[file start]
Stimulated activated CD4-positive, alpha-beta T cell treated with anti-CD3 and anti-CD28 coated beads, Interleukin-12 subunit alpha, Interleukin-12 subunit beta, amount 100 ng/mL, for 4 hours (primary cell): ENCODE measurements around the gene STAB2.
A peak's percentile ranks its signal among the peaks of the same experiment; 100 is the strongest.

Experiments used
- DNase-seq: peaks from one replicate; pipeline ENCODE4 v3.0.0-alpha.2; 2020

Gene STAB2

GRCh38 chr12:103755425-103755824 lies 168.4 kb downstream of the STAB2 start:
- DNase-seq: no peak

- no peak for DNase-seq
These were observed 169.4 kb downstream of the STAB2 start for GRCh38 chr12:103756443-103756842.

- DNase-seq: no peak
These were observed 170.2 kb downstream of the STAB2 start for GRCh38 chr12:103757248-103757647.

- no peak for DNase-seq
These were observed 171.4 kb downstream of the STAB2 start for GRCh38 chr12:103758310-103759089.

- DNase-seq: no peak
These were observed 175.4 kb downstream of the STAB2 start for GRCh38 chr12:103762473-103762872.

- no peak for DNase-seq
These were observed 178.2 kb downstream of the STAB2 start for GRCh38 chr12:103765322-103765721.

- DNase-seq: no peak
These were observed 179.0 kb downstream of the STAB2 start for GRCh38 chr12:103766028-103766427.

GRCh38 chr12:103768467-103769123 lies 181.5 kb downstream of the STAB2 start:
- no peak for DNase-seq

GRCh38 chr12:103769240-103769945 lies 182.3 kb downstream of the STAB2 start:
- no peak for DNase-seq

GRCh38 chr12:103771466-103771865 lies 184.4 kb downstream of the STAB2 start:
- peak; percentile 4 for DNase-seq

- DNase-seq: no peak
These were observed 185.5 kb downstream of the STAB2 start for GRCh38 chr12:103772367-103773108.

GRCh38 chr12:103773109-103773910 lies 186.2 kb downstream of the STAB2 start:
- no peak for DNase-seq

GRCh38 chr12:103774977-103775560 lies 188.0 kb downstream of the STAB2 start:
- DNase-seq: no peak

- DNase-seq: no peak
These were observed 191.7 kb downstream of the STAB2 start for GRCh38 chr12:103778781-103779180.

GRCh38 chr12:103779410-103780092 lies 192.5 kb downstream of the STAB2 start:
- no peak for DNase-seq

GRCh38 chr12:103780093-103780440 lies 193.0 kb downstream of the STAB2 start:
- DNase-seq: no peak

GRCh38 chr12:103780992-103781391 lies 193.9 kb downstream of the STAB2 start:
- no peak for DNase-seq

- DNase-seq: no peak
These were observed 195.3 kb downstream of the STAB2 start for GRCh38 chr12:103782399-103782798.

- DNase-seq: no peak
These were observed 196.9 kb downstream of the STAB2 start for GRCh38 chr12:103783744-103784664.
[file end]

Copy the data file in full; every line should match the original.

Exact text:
Stimulated activated CD4-positive, alpha-beta T cell treated with anti-CD3 and anti-CD28 coated beads, Interleukin-12 subunit alpha, Interleukin-12 subunit beta, amount 100 ng/mL, for 4 hours (primary cell): ENCODE measurements around the gene STAB2.
A peak's percentile ranks its signal among the peaks of the same experiment; 100 is the strongest.

Experiments used
- DNase-seq: peaks from one replicate; pipeline ENCODE4 v3.0.0-alpha.2; 2020

Gene STAB2

GRCh38 chr12:103755425-103755824 lies 168.4 kb downstream of the STAB2 start:
- DNase-seq: no peak

- no peak for DNase-seq
These were observed 169.4 kb downstream of the STAB2 start for GRCh38 chr12:103756443-103756842.

- DNase-seq: no peak
These were observed 170.2 kb downstream of the STAB2 start for GRCh38 chr12:103757248-103757647.

- no peak for DNase-seq
These were observed 171.4 kb downstream of the STAB2 start for GRCh38 chr12:103758310-103759089.

- DNase-seq: no peak
These were observed 175.4 kb downstream of the STAB2 start for GRCh38 chr12:103762473-103762872.

- no peak for DNase-seq
These were observed 178.2 kb downstream of the STAB2 start for GRCh38 chr12:103765322-103765721.

- DNase-seq: no peak
These were observed 179.0 kb downstream of the STAB2 start for GRCh38 chr12:103766028-103766427.

GRCh38 chr12:103768467-103769123 lies 181.5 kb downstream of the STAB2 start:
- no peak for DNase-seq

GRCh38 chr12:103769240-103769945 lies 182.3 kb downstream of the STAB2 start:
- no peak for DNase-seq

GRCh38 chr12:103771466-103771865 lies 184.4 kb downstream of the STAB2 start:
- peak; percentile 4 for DNase-seq

- DNase-seq: no peak
These were observed 185.5 kb downstream of the STAB2 start for GRCh38 chr12:103772367-103773108.

GRCh38 chr12:103773109-103773910 lies 186.2 kb downstream of the STAB2 start:
- no peak for DNase-seq

GRCh38 chr12:103774977-103775560 lies 188.0 kb downstream of the STAB2 start:
- DNase-seq: no peak

- DNase-seq: no peak
These were observed 191.7 kb downstream of the STAB2 start for GRCh38 chr12:103778781-103779180.

GRCh38 chr12:103779410-103780092 lies 192.5 kb downstream of the STAB2 start:
- no peak for DNase-seq

GRCh38 chr12:103780093-103780440 lies 193.0 kb downstream of the STAB2 start:
- DNase-seq: no peak

GRCh38 chr12:103780992-103781391 lies 193.9 kb downstream of the STAB2 start:
- no peak for DNase-seq

- DNase-seq: no peak
These were observed 195.3 kb downstream of the STAB2 start for GRCh38 chr12:103782399-103782798.

- DNase-seq: no peak
These were observed 196.9 kb downstream of the STAB2 start for GRCh38 chr12:103783744-103784664.